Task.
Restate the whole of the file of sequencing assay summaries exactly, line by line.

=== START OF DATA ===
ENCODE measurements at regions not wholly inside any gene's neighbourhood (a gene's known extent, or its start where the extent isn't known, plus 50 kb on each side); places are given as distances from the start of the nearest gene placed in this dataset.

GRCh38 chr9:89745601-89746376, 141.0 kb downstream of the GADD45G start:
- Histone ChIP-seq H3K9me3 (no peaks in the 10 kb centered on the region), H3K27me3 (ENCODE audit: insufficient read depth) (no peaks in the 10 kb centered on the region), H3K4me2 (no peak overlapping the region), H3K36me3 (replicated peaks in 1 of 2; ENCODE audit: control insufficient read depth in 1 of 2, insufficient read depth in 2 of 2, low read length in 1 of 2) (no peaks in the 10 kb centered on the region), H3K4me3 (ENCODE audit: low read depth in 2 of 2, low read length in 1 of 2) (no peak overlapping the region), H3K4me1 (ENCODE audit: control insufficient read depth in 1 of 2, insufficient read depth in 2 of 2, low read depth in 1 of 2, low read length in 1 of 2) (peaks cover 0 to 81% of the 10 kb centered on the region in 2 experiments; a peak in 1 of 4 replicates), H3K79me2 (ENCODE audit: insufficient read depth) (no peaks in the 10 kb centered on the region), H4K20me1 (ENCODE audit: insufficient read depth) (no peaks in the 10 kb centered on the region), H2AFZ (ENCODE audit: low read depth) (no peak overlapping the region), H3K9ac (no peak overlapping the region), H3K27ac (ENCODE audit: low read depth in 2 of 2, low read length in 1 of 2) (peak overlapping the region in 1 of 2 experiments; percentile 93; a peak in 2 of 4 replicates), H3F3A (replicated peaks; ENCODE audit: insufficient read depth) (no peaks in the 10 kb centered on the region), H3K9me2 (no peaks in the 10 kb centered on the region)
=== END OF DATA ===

ENCODE measurements at regions not wholly inside any gene's neighbourhood (a gene's known extent, or its start where the extent isn't known, plus 50 kb on each side); places are given as distances from the start of the nearest gene placed in this dataset.

GRCh38 chr9:89745601-89746376, 141.0 kb downstream of the GADD45G start:
- Histone ChIP-seq H3K9me3 (no peaks in the 10 kb centered on the region), H3K27me3 (ENCODE audit: insufficient read depth) (no peaks in the 10 kb centered on the region), H3K4me2 (no peak overlapping the region), H3K36me3 (replicated peaks in 1 of 2; ENCODE audit: control insufficient read depth in 1 of 2, insufficient read depth in 2 of 2, low read length in 1 of 2) (no peaks in the 10 kb centered on the region), H3K4me3 (ENCODE audit: low read depth in 2 of 2, low read length in 1 of 2) (no peak overlapping the region), H3K4me1 (ENCODE audit: control insufficient read depth in 1 of 2, insufficient read depth in 2 of 2, low read depth in 1 of 2, low read length in 1 of 2) (peaks cover 0 to 81% of the 10 kb centered on the region in 2 experiments; a peak in 1 of 4 replicates), H3K79me2 (ENCODE audit: insufficient read depth) (no peaks in the 10 kb centered on the region), H4K20me1 (ENCODE audit: insufficient read depth) (no peaks in the 10 kb centered on the region), H2AFZ (ENCODE audit: low read depth) (no peak overlapping the region), H3K9ac (no peak overlapping the region), H3K27ac (ENCODE audit: low read depth in 2 of 2, low read length in 1 of 2) (peak overlapping the region in 1 of 2 experiments; percentile 93; a peak in 2 of 4 replicates), H3F3A (replicated peaks; ENCODE audit: insufficient read depth) (no peaks in the 10 kb centered on the region), H3K9me2 (no peaks in the 10 kb centered on the region)